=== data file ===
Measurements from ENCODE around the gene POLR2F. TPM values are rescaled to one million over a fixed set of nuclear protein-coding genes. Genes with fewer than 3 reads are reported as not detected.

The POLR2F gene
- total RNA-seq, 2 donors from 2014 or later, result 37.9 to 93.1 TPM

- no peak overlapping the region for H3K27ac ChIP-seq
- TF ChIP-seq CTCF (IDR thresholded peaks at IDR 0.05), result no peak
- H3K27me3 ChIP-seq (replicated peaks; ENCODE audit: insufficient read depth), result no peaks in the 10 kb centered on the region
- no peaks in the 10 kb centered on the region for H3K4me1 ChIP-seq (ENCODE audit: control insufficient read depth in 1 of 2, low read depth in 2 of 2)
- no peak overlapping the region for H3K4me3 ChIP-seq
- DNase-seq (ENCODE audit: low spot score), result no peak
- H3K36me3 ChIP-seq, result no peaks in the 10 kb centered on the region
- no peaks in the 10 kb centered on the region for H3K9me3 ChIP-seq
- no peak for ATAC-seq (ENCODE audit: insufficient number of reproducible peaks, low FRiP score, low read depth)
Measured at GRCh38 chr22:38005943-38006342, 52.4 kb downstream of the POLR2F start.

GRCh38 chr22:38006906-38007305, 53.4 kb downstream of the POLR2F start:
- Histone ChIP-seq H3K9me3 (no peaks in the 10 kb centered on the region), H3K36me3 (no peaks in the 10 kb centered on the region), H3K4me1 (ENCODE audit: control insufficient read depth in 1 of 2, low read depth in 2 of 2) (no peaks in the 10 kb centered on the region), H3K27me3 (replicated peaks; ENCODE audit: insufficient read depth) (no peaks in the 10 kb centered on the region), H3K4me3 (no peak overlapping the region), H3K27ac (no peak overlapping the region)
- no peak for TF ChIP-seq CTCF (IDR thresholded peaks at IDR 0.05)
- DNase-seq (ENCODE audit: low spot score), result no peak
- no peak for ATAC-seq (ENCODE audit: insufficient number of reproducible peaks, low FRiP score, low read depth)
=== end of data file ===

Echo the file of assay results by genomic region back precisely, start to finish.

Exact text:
Measurements from ENCODE around the gene POLR2F. TPM values are rescaled to one million over a fixed set of nuclear protein-coding genes. Genes with fewer than 3 reads are reported as not detected.

The POLR2F gene
- total RNA-seq, 2 donors from 2014 or later, result 37.9 to 93.1 TPM

- no peak overlapping the region for H3K27ac ChIP-seq
- TF ChIP-seq CTCF (IDR thresholded peaks at IDR 0.05), result no peak
- H3K27me3 ChIP-seq (replicated peaks; ENCODE audit: insufficient read depth), result no peaks in the 10 kb centered on the region
- no peaks in the 10 kb centered on the region for H3K4me1 ChIP-seq (ENCODE audit: control insufficient read depth in 1 of 2, low read depth in 2 of 2)
- no peak overlapping the region for H3K4me3 ChIP-seq
- DNase-seq (ENCODE audit: low spot score), result no peak
- H3K36me3 ChIP-seq, result no peaks in the 10 kb centered on the region
- no peaks in the 10 kb centered on the region for H3K9me3 ChIP-seq
- no peak for ATAC-seq (ENCODE audit: insufficient number of reproducible peaks, low FRiP score, low read depth)
Measured at GRCh38 chr22:38005943-38006342, 52.4 kb downstream of the POLR2F start.

GRCh38 chr22:38006906-38007305, 53.4 kb downstream of the POLR2F start:
- Histone ChIP-seq H3K9me3 (no peaks in the 10 kb centered on the region), H3K36me3 (no peaks in the 10 kb centered on the region), H3K4me1 (ENCODE audit: control insufficient read depth in 1 of 2, low read depth in 2 of 2) (no peaks in the 10 kb centered on the region), H3K27me3 (replicated peaks; ENCODE audit: insufficient read depth) (no peaks in the 10 kb centered on the region), H3K4me3 (no peak overlapping the region), H3K27ac (no peak overlapping the region)
- no peak for TF ChIP-seq CTCF (IDR thresholded peaks at IDR 0.05)
- DNase-seq (ENCODE audit: low spot score), result no peak
- no peak for ATAC-seq (ENCODE audit: insufficient number of reproducible peaks, low FRiP score, low read depth)